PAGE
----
5) There is no indication that Aegon the Conqueror ever set foot in the North---the Inn of the Kneeling Man, where Torrhen Stark surrendered, is located in the Riverlands. Which is odd, since you'd think Aegon would want to have Stark surrender in Winterfell, seat of power of the oldest ruling family in Westeros, before all of the lords of the North. No battles were fought in the North or against Northerners. Aegon the Conqueror never even tried to take the lands north of the Wall. And Aegon was willing to leave off conquering Dorne---essentially leaving an undefeated foe at his back---to accomplish the rest of his conquest. Why?
6) I think Torrhen Stark was no skinchanger, but many of his ancestors were. I mean, look at the current generation: half a dozen wargs, at least one of whom is a greenseer. Brandon and Lyanna were said to both be "part horse", and the "wolf blood" could very well be a euphemism for warging aptitude. If Benjen is Coldhands (and Coldhands and Bloodraven seem to be two separate entities), he possibly has skinchanging abilities; look at how he's able to use ravens for scouts. Aegon the Conqueror attacked when he did because he was on a timetable---he knew he had to get the North to submit before the Starks produced a skinchanger, since otherwise, his great weapon--dragons--would be useless. And look at how the Targaryens treated the Starks after the conquest: they left them the hell alone. Queen Alysanne and her husband (whose name escapes me) took their dragons on a trip North once, but it sounds like that was a really unique event. No Targaryen ever married a Stark, as far as I can tell, and that is really strange when you look at the Starks' long bloodline and enormous prestige.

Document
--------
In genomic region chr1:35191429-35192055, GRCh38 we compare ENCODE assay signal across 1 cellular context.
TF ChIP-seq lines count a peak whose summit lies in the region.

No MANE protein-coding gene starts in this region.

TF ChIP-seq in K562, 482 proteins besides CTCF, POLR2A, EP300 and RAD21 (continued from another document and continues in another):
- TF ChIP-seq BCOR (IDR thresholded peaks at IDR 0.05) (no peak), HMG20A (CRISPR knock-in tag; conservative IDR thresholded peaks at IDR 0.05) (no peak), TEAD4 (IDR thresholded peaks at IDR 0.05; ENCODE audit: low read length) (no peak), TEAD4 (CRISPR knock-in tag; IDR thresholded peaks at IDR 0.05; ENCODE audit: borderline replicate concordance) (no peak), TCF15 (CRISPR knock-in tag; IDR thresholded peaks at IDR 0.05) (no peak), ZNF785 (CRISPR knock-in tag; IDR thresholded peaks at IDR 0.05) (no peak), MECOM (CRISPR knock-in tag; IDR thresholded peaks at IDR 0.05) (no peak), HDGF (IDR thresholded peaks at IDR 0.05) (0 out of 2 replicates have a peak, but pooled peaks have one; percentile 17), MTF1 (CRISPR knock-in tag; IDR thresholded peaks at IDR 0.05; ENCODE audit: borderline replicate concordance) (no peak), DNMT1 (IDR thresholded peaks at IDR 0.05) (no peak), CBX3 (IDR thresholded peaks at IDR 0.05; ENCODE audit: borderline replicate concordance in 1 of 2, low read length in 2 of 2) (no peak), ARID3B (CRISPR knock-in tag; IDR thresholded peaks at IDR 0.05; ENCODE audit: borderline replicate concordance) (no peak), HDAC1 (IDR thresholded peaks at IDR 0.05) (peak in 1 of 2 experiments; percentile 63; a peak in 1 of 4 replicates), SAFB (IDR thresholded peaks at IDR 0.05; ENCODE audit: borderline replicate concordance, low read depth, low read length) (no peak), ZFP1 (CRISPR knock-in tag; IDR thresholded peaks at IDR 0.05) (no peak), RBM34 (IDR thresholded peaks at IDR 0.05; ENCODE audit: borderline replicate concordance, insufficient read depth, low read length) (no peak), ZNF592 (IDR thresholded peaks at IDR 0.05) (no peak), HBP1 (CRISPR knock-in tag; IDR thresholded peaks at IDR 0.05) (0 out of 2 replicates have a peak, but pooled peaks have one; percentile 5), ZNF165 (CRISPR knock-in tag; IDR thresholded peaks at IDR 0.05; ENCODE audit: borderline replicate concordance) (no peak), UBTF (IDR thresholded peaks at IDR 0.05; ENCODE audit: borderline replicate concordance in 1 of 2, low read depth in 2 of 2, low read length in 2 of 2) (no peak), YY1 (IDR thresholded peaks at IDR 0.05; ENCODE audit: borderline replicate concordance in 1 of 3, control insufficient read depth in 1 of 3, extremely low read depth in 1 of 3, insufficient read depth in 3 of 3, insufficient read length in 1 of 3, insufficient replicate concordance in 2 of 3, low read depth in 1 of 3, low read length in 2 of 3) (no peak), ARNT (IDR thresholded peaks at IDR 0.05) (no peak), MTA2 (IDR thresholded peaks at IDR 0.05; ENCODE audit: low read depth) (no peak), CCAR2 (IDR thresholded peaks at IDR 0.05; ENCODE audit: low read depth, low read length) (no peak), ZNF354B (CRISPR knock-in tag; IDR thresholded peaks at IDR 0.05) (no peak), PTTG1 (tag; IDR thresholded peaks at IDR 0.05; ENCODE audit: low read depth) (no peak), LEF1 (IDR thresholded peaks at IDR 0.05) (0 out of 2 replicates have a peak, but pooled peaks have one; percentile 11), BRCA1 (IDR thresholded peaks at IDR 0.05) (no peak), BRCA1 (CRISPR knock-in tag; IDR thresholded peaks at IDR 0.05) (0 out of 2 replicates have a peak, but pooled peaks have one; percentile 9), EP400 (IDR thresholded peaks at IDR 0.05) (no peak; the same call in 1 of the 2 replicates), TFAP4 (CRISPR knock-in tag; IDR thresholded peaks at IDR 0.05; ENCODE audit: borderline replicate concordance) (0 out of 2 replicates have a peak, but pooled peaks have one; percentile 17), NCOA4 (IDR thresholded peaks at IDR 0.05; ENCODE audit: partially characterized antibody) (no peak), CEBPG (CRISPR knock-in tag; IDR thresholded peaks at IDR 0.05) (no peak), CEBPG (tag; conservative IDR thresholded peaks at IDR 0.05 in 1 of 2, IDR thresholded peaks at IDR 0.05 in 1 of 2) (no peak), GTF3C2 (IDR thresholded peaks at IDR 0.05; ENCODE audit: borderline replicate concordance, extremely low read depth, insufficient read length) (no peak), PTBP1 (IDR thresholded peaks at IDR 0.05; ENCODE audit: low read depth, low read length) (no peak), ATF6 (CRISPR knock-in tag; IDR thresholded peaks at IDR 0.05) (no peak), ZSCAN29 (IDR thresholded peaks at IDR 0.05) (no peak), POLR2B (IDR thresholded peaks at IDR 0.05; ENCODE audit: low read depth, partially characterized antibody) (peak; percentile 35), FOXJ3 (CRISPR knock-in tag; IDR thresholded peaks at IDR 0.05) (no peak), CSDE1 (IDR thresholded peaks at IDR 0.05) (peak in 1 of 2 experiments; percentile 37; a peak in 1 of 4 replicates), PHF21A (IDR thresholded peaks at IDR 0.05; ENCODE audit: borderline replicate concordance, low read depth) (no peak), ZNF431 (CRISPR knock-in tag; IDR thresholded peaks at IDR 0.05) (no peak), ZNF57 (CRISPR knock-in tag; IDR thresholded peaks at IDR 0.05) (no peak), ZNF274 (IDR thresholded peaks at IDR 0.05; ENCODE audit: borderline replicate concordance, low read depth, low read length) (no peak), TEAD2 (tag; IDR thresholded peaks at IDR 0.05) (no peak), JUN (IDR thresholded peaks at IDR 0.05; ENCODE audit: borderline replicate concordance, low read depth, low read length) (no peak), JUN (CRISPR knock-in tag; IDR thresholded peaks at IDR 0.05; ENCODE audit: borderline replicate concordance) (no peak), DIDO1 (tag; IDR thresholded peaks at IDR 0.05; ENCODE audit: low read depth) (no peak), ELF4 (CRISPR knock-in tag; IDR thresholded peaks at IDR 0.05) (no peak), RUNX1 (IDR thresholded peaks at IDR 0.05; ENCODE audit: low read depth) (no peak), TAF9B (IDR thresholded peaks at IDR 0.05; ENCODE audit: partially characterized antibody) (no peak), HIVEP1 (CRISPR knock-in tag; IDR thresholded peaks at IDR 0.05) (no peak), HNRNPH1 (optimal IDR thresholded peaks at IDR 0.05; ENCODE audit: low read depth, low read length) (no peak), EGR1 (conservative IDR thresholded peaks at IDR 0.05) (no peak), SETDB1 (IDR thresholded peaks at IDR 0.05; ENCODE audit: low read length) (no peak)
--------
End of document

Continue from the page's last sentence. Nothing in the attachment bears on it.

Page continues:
7) The implications for a new Targaryen conquest are huge. It's not like Aegon can invade the North without dragons--it's winter, and because of the long isolation of the North, he can't find any Targaryen loyalists. The wildlings would laugh at him, the Northern lords are probably still pissed about Rickard/Brandon/Lyanna, and there's no indication that Aegon knows anything at all about Northern culture---the major reason Robb was declared King in the North was because the northerners were sick of being ruled from the south. So Dany brings her dragons, but they aren't the unstoppable weapon in the North that they would have been in the past; between constant snow (snow doesn't burn!) and the fact that the current crop of Starks are all wargs . . . Aegon and Dany will have to content themselves with six kingdoms, at most.
No Targaryen ever married a Stark, as far as I can tell, and that is really strange
where Torrhen Stark surrendered, is located in the Riverlands. Which is odd, since you'd think Aegon would want to have Stark surrender in Winterfell, seat of power of the oldest ruling family in Westeros, before all of the lords of the North. No battles were fought in the North or against Northerners